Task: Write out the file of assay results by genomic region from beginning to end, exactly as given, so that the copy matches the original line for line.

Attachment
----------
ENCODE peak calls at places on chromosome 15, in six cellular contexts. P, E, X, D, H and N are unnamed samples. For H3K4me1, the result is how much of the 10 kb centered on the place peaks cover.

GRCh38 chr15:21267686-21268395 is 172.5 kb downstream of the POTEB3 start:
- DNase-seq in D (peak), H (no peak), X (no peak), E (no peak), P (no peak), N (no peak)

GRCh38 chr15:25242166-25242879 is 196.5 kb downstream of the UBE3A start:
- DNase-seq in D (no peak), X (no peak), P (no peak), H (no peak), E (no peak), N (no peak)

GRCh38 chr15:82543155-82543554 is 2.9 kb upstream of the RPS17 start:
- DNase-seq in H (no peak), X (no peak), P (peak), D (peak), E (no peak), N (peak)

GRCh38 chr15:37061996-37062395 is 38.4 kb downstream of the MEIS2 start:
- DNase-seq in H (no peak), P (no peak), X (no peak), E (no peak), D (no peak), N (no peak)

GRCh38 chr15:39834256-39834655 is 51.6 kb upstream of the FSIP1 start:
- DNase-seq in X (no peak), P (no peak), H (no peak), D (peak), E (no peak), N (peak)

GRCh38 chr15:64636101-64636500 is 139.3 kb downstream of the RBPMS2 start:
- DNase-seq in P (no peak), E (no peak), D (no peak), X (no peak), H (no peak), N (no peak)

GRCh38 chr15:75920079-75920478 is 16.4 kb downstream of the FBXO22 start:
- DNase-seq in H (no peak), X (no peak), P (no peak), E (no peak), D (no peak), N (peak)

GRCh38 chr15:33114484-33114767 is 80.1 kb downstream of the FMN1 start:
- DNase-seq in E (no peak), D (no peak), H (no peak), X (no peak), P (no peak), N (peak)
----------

ENCODE peak calls at places on chromosome 15, in six cellular contexts. P, E, X, D, H and N are unnamed samples. For H3K4me1, the result is how much of the 10 kb centered on the place peaks cover.

GRCh38 chr15:21267686-21268395 is 172.5 kb downstream of the POTEB3 start:
- DNase-seq in D (peak), H (no peak), X (no peak), E (no peak), P (no peak), N (no peak)

GRCh38 chr15:25242166-25242879 is 196.5 kb downstream of the UBE3A start:
- DNase-seq in D (no peak), X (no peak), P (no peak), H (no peak), E (no peak), N (no peak)

GRCh38 chr15:82543155-82543554 is 2.9 kb upstream of the RPS17 start:
- DNase-seq in H (no peak), X (no peak), P (peak), D (peak), E (no peak), N (peak)

GRCh38 chr15:37061996-37062395 is 38.4 kb downstream of the MEIS2 start:
- DNase-seq in H (no peak), P (no peak), X (no peak), E (no peak), D (no peak), N (no peak)

GRCh38 chr15:39834256-39834655 is 51.6 kb upstream of the FSIP1 start:
- DNase-seq in X (no peak), P (no peak), H (no peak), D (peak), E (no peak), N (peak)

GRCh38 chr15:64636101-64636500 is 139.3 kb downstream of the RBPMS2 start:
- DNase-seq in P (no peak), E (no peak), D (no peak), X (no peak), H (no peak), N (no peak)

GRCh38 chr15:75920079-75920478 is 16.4 kb downstream of the FBXO22 start:
- DNase-seq in H (no peak), X (no peak), P (no peak), E (no peak), D (no peak), N (peak)

GRCh38 chr15:33114484-33114767 is 80.1 kb downstream of the FMN1 start:
- DNase-seq in E (no peak), D (no peak), H (no peak), X (no peak), P (no peak), N (peak)